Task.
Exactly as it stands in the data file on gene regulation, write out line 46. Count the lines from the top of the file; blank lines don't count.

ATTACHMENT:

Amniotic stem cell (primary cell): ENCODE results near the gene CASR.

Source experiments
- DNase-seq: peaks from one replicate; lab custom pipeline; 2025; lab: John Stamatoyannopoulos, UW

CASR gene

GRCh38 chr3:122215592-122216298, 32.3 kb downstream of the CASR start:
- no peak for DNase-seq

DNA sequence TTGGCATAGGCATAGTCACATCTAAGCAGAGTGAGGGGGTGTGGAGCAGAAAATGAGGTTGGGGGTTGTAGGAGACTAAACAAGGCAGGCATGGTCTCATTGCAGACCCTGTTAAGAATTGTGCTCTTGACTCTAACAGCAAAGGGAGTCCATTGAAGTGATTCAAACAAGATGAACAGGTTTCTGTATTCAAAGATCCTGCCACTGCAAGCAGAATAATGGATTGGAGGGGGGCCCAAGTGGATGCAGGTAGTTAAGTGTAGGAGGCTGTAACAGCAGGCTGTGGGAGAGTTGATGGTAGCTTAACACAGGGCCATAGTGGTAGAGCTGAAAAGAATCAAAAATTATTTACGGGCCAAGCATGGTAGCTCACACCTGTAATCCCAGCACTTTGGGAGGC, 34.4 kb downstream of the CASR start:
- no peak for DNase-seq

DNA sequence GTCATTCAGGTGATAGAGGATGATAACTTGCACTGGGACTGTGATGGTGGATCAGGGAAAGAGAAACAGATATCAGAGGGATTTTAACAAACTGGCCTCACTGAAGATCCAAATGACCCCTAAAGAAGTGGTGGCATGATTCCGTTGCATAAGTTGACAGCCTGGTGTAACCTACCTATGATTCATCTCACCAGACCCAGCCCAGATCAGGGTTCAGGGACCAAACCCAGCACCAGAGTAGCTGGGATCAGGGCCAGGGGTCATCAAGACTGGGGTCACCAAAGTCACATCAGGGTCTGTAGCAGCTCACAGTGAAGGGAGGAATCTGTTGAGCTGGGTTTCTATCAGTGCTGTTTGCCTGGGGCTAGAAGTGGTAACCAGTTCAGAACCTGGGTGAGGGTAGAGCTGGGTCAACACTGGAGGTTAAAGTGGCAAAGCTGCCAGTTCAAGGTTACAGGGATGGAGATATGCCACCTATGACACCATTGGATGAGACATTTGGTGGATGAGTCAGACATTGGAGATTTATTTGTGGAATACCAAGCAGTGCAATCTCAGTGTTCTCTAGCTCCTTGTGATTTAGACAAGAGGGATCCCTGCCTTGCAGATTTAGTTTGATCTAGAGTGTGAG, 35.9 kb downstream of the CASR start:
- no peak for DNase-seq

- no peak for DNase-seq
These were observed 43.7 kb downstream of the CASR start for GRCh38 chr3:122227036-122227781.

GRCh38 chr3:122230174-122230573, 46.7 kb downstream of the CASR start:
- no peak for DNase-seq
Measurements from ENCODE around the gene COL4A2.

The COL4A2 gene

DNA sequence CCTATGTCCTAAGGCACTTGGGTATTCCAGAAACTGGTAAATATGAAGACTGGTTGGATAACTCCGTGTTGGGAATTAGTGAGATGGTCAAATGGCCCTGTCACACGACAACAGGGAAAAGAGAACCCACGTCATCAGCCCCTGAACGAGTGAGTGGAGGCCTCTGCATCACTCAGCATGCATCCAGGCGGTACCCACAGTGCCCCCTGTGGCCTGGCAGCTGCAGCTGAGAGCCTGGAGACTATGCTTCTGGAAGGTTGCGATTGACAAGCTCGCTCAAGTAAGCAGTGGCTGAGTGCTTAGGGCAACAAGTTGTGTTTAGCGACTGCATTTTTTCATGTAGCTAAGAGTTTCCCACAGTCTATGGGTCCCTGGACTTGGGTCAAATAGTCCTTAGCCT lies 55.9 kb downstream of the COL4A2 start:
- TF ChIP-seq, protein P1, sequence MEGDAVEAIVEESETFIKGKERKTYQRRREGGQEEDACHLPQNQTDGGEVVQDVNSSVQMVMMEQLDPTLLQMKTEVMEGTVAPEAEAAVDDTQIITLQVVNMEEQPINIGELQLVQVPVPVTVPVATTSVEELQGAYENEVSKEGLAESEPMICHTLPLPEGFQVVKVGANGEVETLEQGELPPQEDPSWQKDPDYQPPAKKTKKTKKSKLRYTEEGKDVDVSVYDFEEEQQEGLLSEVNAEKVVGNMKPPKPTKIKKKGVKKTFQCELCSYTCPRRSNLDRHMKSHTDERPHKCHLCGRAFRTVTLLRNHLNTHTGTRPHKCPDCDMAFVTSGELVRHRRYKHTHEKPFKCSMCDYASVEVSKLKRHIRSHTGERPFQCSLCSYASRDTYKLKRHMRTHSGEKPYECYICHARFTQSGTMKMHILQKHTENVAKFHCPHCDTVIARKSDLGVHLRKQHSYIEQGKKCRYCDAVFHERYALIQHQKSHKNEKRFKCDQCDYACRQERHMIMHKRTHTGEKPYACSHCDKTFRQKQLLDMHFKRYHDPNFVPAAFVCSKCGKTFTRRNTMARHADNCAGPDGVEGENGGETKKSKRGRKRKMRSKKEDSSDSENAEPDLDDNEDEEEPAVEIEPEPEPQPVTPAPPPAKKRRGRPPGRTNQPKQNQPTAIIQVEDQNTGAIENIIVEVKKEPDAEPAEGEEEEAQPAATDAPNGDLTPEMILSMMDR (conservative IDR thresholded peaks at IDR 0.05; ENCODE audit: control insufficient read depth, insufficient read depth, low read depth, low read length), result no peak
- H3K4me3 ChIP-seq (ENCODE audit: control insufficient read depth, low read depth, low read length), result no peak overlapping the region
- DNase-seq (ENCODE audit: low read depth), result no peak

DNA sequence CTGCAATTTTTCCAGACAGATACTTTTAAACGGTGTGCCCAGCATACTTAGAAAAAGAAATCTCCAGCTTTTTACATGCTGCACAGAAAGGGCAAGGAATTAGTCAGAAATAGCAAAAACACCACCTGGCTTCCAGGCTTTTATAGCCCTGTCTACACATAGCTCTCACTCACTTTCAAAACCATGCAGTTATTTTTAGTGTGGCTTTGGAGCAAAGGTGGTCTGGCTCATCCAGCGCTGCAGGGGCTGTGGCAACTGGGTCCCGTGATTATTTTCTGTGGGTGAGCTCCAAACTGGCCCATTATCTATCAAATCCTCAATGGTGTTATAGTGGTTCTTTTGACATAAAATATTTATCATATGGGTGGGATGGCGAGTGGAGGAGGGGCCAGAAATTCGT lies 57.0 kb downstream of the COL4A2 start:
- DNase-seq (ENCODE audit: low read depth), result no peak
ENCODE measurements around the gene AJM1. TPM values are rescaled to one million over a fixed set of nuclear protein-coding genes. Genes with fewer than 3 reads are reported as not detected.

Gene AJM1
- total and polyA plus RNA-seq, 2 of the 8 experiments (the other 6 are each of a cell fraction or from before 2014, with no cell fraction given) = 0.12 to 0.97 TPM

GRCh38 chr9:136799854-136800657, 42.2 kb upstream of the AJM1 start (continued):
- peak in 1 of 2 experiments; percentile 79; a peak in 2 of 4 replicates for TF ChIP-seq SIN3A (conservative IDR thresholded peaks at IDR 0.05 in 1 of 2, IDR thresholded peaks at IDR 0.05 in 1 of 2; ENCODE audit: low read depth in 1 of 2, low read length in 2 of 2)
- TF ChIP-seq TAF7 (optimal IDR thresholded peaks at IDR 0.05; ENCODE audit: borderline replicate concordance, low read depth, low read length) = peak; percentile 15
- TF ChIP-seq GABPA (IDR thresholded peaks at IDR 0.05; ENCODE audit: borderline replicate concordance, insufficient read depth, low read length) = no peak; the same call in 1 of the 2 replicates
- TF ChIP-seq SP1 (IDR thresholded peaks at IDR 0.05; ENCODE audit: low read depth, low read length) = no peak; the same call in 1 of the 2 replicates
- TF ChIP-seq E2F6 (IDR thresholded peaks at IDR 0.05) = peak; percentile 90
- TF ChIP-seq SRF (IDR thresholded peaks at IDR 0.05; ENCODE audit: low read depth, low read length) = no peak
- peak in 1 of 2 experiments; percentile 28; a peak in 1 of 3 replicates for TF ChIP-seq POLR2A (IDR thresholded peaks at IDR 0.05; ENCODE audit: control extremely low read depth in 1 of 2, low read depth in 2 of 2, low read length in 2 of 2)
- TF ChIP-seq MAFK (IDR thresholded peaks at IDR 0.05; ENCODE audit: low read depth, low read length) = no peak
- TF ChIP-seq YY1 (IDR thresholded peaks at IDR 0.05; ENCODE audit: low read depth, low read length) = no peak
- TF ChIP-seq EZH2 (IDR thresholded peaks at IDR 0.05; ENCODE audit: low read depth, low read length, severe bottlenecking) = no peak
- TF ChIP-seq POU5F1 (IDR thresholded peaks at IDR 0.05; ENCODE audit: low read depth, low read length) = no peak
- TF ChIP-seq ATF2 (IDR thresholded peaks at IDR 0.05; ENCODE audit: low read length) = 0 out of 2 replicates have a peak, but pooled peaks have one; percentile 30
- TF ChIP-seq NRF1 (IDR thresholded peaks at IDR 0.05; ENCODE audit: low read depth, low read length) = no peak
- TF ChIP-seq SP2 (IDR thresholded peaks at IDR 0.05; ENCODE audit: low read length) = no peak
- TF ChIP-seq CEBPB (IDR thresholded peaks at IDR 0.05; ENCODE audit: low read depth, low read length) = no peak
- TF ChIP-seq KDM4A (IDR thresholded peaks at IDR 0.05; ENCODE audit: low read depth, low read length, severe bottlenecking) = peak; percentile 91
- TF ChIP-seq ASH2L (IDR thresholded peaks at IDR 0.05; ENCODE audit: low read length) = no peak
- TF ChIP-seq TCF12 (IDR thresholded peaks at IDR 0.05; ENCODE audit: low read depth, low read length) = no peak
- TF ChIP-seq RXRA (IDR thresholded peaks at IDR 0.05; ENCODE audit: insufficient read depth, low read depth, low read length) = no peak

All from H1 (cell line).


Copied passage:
All from H1 (cell line).